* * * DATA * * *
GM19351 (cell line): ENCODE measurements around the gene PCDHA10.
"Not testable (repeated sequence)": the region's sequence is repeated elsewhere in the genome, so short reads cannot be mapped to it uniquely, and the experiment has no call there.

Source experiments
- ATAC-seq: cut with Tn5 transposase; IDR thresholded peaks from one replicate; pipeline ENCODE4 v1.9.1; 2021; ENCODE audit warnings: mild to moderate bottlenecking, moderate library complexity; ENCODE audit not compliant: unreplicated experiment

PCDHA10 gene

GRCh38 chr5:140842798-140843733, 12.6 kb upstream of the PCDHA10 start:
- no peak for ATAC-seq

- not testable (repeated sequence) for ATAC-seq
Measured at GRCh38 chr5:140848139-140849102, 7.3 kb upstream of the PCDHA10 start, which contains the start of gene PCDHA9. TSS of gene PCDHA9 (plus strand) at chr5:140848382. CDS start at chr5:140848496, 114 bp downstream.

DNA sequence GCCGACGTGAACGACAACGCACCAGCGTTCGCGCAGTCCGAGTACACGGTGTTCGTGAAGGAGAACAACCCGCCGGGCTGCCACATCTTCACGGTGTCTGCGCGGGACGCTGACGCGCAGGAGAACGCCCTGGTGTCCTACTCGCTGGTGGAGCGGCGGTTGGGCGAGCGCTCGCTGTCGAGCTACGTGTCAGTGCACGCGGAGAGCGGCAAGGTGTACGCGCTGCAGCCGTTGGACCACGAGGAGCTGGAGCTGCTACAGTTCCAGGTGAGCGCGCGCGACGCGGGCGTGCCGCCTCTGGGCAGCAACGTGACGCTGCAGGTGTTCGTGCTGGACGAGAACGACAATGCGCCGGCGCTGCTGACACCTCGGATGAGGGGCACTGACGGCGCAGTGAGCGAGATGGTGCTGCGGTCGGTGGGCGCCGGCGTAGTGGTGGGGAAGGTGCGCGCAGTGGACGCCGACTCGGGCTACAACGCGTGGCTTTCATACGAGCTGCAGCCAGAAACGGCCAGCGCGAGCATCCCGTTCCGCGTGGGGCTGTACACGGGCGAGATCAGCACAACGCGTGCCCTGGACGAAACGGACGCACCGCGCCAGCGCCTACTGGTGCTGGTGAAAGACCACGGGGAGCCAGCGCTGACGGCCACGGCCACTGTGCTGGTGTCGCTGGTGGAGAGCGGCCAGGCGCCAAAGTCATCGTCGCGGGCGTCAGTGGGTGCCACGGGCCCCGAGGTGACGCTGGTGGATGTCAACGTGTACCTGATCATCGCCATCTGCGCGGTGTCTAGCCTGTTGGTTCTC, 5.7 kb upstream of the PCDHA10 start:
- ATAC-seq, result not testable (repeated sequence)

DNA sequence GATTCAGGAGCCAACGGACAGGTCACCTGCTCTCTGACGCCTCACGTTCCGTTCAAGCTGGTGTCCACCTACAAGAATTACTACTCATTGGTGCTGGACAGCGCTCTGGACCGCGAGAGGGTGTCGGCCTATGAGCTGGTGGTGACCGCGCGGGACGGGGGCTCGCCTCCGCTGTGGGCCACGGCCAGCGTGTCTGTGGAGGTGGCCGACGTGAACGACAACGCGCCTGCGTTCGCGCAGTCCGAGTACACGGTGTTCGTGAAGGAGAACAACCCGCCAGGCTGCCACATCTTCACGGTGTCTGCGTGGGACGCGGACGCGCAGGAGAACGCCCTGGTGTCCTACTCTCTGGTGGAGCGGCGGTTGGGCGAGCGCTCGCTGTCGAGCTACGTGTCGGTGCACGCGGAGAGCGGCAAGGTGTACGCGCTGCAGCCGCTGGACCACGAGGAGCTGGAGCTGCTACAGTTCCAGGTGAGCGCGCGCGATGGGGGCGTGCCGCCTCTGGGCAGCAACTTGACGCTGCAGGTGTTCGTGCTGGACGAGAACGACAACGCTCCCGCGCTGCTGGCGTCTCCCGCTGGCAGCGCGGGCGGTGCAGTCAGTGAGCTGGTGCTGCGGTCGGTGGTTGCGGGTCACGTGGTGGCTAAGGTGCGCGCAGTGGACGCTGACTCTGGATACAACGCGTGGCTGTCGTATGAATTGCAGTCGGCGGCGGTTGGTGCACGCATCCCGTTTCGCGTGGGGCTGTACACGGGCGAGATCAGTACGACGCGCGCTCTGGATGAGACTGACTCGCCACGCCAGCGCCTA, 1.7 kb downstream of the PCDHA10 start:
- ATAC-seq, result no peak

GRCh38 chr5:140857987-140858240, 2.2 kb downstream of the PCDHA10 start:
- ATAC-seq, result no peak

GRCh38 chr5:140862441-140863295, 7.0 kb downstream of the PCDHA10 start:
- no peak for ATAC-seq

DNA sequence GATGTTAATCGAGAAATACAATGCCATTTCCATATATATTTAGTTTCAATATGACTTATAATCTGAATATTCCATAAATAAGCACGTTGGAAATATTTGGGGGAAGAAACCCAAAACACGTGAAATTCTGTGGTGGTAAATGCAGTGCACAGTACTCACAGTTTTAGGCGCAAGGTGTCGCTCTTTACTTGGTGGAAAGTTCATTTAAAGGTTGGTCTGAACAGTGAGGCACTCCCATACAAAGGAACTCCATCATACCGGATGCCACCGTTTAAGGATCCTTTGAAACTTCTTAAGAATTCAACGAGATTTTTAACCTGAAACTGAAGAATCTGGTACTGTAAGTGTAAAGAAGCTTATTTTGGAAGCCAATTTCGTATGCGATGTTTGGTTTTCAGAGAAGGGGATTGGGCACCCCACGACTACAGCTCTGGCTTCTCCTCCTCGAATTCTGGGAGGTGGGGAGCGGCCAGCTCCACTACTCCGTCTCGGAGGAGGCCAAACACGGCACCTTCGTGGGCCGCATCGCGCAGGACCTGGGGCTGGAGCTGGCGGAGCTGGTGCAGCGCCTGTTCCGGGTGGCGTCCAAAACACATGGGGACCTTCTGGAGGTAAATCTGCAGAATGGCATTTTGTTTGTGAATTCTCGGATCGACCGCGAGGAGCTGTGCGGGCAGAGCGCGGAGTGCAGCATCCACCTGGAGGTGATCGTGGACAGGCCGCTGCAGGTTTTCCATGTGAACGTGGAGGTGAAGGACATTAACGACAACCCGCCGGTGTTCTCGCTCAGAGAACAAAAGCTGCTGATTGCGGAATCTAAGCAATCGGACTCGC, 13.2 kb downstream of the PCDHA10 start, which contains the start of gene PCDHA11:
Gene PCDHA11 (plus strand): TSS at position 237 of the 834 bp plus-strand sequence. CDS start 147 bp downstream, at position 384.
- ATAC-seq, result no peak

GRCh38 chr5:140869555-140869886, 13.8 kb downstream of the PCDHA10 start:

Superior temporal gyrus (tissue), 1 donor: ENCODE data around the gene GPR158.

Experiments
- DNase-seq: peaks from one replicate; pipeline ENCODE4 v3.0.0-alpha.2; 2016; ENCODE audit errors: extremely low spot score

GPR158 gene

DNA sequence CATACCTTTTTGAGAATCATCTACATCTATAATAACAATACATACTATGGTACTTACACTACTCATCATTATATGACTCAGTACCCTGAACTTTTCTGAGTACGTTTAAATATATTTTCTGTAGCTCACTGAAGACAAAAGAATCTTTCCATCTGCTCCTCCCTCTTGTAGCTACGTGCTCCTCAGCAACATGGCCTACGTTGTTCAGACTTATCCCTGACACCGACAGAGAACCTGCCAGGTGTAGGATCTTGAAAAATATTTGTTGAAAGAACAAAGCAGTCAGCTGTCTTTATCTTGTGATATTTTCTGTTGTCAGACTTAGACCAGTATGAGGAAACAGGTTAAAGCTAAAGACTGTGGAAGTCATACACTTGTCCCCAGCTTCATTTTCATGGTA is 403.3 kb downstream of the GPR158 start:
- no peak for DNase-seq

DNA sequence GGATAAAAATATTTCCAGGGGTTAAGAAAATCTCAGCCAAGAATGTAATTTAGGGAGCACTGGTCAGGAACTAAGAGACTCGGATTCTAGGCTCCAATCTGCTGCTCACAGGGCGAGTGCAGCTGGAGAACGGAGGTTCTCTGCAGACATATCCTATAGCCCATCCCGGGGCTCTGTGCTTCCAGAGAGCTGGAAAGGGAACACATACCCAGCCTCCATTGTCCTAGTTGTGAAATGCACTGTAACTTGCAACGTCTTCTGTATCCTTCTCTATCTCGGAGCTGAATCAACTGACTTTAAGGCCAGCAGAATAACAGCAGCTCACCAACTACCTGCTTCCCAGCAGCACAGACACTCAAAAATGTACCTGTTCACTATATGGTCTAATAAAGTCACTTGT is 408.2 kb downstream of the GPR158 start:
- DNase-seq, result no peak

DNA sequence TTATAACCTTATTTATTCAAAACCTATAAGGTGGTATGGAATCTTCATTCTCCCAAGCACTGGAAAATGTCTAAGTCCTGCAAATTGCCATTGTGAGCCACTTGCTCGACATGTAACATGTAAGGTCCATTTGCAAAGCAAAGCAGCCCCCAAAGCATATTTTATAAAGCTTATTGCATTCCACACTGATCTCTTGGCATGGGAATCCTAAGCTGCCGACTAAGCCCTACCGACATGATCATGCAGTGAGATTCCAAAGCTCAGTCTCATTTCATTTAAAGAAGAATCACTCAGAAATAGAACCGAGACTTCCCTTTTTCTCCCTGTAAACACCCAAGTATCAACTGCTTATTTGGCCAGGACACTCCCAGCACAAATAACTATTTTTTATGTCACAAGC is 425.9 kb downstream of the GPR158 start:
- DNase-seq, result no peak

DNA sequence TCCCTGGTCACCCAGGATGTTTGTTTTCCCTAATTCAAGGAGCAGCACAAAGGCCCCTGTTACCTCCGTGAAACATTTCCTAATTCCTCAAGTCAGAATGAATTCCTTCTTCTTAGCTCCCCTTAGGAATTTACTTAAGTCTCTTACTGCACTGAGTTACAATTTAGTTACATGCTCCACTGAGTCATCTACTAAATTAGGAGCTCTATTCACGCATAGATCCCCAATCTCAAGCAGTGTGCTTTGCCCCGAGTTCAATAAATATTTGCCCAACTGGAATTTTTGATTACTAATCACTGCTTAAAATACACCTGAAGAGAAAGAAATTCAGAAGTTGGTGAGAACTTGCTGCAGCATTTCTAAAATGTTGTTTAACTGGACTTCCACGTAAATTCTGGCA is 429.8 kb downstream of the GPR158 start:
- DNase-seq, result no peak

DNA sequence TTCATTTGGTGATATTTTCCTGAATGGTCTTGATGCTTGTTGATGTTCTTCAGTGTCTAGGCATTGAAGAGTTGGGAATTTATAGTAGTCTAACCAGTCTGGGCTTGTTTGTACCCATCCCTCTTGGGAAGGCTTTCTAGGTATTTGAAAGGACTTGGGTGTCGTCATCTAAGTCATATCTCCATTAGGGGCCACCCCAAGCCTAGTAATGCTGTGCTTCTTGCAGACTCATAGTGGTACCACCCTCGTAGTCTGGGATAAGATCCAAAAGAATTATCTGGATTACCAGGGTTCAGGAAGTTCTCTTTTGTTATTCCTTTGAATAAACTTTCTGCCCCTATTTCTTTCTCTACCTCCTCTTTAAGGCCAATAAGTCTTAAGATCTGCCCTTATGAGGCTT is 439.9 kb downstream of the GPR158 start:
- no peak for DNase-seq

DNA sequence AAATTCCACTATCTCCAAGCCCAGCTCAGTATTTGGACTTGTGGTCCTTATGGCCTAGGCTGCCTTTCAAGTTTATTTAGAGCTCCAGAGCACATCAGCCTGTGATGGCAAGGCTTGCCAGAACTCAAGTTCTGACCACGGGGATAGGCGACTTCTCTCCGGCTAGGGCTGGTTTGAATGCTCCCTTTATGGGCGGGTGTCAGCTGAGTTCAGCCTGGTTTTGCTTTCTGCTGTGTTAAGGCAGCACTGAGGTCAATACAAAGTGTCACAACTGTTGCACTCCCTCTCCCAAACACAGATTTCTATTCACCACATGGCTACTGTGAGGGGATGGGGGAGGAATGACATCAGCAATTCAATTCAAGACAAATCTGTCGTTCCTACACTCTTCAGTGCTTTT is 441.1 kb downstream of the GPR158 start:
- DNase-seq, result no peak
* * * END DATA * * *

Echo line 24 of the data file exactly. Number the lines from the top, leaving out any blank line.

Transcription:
- DNase-seq: peaks from one replicate; pipeline ENCODE4 v3.0.0-alpha.2; 2016; ENCODE audit errors: extremely low spot score